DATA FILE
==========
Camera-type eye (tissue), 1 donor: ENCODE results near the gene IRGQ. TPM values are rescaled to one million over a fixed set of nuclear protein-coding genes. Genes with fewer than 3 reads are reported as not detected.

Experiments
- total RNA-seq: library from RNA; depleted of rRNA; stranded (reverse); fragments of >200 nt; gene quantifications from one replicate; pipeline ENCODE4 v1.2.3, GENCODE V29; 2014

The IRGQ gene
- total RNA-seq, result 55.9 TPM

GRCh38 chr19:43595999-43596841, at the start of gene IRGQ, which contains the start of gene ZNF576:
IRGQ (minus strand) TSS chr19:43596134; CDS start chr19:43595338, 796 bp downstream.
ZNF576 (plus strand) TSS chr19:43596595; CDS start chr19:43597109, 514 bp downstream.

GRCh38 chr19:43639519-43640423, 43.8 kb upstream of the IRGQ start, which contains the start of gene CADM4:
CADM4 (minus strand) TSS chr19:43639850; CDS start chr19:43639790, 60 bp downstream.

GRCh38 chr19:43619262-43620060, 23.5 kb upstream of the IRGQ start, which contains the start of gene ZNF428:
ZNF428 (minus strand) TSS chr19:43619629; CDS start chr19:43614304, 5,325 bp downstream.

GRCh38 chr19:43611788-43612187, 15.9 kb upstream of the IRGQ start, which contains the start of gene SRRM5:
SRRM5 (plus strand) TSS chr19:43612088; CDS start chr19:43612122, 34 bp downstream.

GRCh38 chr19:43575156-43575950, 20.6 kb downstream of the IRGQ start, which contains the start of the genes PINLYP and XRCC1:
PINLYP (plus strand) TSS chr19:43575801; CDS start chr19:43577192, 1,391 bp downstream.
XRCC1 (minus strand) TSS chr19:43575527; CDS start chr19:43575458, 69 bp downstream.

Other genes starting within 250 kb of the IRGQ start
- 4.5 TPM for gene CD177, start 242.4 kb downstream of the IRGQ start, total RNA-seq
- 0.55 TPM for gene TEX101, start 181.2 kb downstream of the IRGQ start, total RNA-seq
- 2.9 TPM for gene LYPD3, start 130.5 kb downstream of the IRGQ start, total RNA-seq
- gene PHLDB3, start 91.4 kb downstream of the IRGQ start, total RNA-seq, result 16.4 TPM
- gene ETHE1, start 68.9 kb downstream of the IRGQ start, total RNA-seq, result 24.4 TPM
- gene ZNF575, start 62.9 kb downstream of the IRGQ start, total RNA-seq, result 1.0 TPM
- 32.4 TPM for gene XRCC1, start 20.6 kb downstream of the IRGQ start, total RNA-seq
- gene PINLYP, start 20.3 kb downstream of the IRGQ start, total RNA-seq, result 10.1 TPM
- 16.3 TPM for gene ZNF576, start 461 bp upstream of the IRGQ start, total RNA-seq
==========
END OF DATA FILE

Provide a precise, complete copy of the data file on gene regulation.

Camera-type eye (tissue), 1 donor: ENCODE results near the gene IRGQ. TPM values are rescaled to one million over a fixed set of nuclear protein-coding genes. Genes with fewer than 3 reads are reported as not detected.

Experiments
- total RNA-seq: library from RNA; depleted of rRNA; stranded (reverse); fragments of >200 nt; gene quantifications from one replicate; pipeline ENCODE4 v1.2.3, GENCODE V29; 2014

The IRGQ gene
- total RNA-seq, result 55.9 TPM

GRCh38 chr19:43595999-43596841, at the start of gene IRGQ, which contains the start of gene ZNF576:
IRGQ (minus strand) TSS chr19:43596134; CDS start chr19:43595338, 796 bp downstream.
ZNF576 (plus strand) TSS chr19:43596595; CDS start chr19:43597109, 514 bp downstream.

GRCh38 chr19:43639519-43640423, 43.8 kb upstream of the IRGQ start, which contains the start of gene CADM4:
CADM4 (minus strand) TSS chr19:43639850; CDS start chr19:43639790, 60 bp downstream.

GRCh38 chr19:43619262-43620060, 23.5 kb upstream of the IRGQ start, which contains the start of gene ZNF428:
ZNF428 (minus strand) TSS chr19:43619629; CDS start chr19:43614304, 5,325 bp downstream.

GRCh38 chr19:43611788-43612187, 15.9 kb upstream of the IRGQ start, which contains the start of gene SRRM5:
SRRM5 (plus strand) TSS chr19:43612088; CDS start chr19:43612122, 34 bp downstream.

GRCh38 chr19:43575156-43575950, 20.6 kb downstream of the IRGQ start, which contains the start of the genes PINLYP and XRCC1:
PINLYP (plus strand) TSS chr19:43575801; CDS start chr19:43577192, 1,391 bp downstream.
XRCC1 (minus strand) TSS chr19:43575527; CDS start chr19:43575458, 69 bp downstream.

Other genes starting within 250 kb of the IRGQ start
- 4.5 TPM for gene CD177, start 242.4 kb downstream of the IRGQ start, total RNA-seq
- 0.55 TPM for gene TEX101, start 181.2 kb downstream of the IRGQ start, total RNA-seq
- 2.9 TPM for gene LYPD3, start 130.5 kb downstream of the IRGQ start, total RNA-seq
- gene PHLDB3, start 91.4 kb downstream of the IRGQ start, total RNA-seq, result 16.4 TPM
- gene ETHE1, start 68.9 kb downstream of the IRGQ start, total RNA-seq, result 24.4 TPM
- gene ZNF575, start 62.9 kb downstream of the IRGQ start, total RNA-seq, result 1.0 TPM
- 32.4 TPM for gene XRCC1, start 20.6 kb downstream of the IRGQ start, total RNA-seq
- gene PINLYP, start 20.3 kb downstream of the IRGQ start, total RNA-seq, result 10.1 TPM
- 16.3 TPM for gene ZNF576, start 461 bp upstream of the IRGQ start, total RNA-seq